With Kimi Raikkonen’s move to Ferrari now official, attention turns to the ramifications for his former team.
With a major change in the technical rules looming for 2014, the loss of Raikkonen deprives Lotus of valuable continuity in its driver line-up. Before the deal was announced team principal Eric Boullier admitted they would be more likely to hold on to Romain Grosjean if Raikkonen left.
Assuming Grosjean stays, who would be the best partner for him in 2014?
A straight swap for Ferrari’s outgoing driver Felipe Massa would be neat, but what would it say about Lotus’s position in Formula One if they took the driver Ferrari discarded?
More to the point, does Massa have what it takes to lead a front-running F1 team? Sadly, it’s not looked that way since his return from injury at the beginning of 2010.
There have been flashes of the old Massa, the one who came within a point of winning the 2008 title: he ended 2012 strongly and began this season fairly well. But Lotus would have to be very confident they could coax Massa’s best performances out of him on a regular basis to consider him a serious option.
Is Jenson Button really available? He signed a contract extension in 2011 which team principal Martin Whitmarsh described as a three-year deal at the time. However he has since indicated a 2014 deal has not yet been signed.
Button has made clear his preference is to stay at McLaren. But if Eric Boullier wants to replace one world champion with another, Button surely represents his best chance.
Facing adversity on the driver market seems to lead to inspiration on the track for Nico Hulkenberg.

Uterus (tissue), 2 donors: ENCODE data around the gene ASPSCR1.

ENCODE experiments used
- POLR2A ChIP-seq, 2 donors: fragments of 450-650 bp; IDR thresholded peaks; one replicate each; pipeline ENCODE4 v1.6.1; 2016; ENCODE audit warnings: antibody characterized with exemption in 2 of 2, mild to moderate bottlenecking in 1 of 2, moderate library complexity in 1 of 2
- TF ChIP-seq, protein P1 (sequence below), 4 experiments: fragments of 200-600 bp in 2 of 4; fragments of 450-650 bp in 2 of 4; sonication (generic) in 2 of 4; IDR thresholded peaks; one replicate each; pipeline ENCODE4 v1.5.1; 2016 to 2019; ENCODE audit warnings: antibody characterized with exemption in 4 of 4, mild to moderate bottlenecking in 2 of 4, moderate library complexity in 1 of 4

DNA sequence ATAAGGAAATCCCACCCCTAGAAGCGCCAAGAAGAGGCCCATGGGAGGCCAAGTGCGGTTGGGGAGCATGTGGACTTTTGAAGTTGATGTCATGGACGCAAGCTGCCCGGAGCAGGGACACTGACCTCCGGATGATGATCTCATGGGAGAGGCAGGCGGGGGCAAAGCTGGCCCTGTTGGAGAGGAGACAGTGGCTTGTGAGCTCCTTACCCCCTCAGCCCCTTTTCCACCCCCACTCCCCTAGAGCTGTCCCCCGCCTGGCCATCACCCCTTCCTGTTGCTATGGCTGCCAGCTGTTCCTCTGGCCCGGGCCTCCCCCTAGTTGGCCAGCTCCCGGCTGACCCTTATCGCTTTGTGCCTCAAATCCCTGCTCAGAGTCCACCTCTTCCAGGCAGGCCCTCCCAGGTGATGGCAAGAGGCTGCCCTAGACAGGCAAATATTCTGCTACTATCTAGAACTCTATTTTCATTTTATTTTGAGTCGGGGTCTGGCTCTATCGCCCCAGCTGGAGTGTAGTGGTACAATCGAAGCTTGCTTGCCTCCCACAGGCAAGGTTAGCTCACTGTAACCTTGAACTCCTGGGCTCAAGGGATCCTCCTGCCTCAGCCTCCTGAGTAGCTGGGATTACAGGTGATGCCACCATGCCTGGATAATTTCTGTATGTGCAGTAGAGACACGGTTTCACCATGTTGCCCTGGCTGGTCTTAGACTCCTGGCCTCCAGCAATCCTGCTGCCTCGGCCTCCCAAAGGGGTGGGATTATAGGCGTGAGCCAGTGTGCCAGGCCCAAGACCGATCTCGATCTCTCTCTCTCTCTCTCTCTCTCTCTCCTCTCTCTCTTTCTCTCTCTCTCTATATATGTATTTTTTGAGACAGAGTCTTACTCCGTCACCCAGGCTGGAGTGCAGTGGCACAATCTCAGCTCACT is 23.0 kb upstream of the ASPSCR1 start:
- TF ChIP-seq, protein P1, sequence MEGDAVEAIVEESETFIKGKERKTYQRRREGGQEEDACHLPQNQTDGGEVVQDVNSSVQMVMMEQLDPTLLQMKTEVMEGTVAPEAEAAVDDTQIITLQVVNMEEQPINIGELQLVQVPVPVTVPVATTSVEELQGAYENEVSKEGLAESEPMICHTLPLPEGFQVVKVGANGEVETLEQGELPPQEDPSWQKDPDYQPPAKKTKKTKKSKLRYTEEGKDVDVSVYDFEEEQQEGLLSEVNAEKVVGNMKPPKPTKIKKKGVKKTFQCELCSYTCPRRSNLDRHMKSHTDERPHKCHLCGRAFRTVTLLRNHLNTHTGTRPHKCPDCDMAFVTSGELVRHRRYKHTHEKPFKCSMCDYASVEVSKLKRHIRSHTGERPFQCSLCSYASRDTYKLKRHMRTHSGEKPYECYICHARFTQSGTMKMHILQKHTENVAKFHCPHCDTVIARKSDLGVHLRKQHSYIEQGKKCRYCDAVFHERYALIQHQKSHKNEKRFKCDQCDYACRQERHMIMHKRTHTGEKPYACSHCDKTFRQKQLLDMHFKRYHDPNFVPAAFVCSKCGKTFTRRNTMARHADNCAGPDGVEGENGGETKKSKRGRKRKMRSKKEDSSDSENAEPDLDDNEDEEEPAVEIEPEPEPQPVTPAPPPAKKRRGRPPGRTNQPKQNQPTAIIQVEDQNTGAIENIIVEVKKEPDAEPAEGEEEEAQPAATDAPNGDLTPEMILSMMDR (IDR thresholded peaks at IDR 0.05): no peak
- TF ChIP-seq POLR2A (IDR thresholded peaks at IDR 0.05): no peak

In 2010 Williams told him he was being dropped to make way for Pastor Maldonado’s petro-Bolivars, and Hulkenberg responded by sticking the car on pole position in Brazil. This year Ferrari sent him a text to advise his services would not be required in 2014, and not long afterwards he outqualified both their cars at Monza en route to a fine fifth place in the race.
There have been many more signs that Hulkenberg is ready for the big time. Following his nomadic tour of the midfield, Lotus could represent a chance to build a long-term future with a team who can challenge for wins – and perhaps championships.
The man who replaced Hulkenberg at Williams could also be in line for the Lotus drive. He has the advantage of bringing substantial backing courtesy of the Venezuelan government, and has proven his speed with victory in last year’s Spanish Grand Prix.
But he has also demonstrated an inability to keep out of trouble. He is leading the drivers’ penalties table for the third year in a row. Do Lotus really want to pair Grosjean with the only driver who outstrips him in terms of combining raw pace with a frustrating inability to race cleanly?
Stood in for Grosjean during his one-race ban last year and has a full year at Marussia under his belt. D’Ambrosio has been working on Lotus’s simulator this year and may be a more credible prospect for the seat than he seems at first glance.
Last year’s GP2 champion has already replaced Raikkonen once, when he stood in for him during testing at the Circuit de Catalunya earlier this year. But these are big shoes for a rookie to fill. The best he might realistically hope for next year is the chance to do some more testing.
Over to you
Who should Lotus replace Raikkonen with? Make your pick from this selection of drivers who are believed to be on the market for next year, those who have recently left the sport but not retired from F1, and last year’s feeder series champions.
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Images ?é?® Ferrari/Ercole Colombo, Sauber